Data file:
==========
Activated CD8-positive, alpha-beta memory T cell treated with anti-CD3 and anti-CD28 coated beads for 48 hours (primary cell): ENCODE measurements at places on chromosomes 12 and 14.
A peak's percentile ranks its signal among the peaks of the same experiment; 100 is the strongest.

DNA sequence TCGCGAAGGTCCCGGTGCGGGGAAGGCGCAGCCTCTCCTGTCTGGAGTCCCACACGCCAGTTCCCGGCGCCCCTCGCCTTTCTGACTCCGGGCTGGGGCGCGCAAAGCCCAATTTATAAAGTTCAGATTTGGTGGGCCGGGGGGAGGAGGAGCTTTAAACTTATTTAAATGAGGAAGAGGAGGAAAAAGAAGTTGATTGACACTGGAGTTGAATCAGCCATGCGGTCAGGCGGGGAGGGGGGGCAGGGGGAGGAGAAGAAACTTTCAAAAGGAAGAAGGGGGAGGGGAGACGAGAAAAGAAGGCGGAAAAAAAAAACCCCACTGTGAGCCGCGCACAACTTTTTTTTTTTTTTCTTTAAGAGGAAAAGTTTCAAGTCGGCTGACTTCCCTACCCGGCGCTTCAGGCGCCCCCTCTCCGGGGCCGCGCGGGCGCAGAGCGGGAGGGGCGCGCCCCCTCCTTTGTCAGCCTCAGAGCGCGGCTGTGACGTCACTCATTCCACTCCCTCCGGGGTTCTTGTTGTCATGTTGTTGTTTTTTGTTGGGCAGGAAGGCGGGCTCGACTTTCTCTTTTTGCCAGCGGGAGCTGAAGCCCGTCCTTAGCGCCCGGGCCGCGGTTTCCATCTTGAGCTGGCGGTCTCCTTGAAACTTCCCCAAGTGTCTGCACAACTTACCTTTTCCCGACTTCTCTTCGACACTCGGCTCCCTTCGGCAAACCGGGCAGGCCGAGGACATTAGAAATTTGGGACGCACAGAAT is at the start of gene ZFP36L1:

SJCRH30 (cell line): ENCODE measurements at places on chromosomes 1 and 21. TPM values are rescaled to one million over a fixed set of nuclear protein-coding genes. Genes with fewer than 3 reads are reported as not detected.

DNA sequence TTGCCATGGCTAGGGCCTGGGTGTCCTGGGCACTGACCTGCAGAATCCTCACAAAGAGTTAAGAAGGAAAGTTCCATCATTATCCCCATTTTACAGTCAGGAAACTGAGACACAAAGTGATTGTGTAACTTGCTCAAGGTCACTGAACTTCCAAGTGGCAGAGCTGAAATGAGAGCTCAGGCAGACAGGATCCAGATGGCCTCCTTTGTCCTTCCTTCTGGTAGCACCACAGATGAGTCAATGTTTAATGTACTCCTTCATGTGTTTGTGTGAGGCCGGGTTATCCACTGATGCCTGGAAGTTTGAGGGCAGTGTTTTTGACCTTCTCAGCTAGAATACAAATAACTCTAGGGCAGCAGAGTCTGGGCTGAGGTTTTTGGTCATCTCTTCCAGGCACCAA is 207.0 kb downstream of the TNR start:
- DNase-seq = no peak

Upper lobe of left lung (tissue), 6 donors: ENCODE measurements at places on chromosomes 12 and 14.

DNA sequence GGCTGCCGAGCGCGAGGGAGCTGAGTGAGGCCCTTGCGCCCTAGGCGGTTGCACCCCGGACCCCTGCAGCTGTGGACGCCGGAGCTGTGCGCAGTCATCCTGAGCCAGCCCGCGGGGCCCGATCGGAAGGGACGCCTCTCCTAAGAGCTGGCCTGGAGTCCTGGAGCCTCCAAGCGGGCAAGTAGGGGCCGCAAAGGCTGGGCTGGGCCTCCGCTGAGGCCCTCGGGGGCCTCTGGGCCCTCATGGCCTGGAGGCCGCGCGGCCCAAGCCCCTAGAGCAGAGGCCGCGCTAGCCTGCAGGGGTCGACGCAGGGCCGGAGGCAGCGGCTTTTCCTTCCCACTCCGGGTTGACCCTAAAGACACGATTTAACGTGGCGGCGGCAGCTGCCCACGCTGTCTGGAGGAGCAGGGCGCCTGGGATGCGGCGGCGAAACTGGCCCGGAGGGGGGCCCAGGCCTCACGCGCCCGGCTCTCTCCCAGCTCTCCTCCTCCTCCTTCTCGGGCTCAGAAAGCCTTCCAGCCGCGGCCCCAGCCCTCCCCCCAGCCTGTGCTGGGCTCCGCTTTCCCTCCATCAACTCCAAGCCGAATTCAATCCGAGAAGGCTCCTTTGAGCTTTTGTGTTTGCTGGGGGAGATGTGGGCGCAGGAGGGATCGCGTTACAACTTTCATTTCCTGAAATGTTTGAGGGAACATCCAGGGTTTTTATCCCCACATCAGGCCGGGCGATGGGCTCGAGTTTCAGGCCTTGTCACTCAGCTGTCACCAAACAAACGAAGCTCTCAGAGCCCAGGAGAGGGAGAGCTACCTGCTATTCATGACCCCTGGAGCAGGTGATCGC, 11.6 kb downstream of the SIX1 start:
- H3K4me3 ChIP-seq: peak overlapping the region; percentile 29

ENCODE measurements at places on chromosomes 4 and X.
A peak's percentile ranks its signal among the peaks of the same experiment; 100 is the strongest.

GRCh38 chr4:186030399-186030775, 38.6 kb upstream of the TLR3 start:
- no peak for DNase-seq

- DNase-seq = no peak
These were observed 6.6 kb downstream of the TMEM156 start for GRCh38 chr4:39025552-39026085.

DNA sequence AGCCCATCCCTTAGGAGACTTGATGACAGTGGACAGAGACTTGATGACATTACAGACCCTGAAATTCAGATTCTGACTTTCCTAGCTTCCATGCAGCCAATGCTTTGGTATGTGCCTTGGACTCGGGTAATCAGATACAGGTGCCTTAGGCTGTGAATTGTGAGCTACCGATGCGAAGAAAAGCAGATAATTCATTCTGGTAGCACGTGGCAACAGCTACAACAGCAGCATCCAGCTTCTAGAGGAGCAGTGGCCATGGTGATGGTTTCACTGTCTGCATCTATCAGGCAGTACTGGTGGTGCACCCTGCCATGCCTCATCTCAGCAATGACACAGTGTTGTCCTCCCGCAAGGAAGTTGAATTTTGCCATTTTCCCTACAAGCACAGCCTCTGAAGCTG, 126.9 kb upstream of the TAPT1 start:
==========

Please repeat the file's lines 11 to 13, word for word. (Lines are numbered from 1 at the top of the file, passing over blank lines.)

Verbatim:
A peak's percentile ranks its signal among the peaks of the same experiment; 100 is the strongest.

GRCh38 chr4:186030399-186030775, 38.6 kb upstream of the TLR3 start:
- no peak for DNase-seq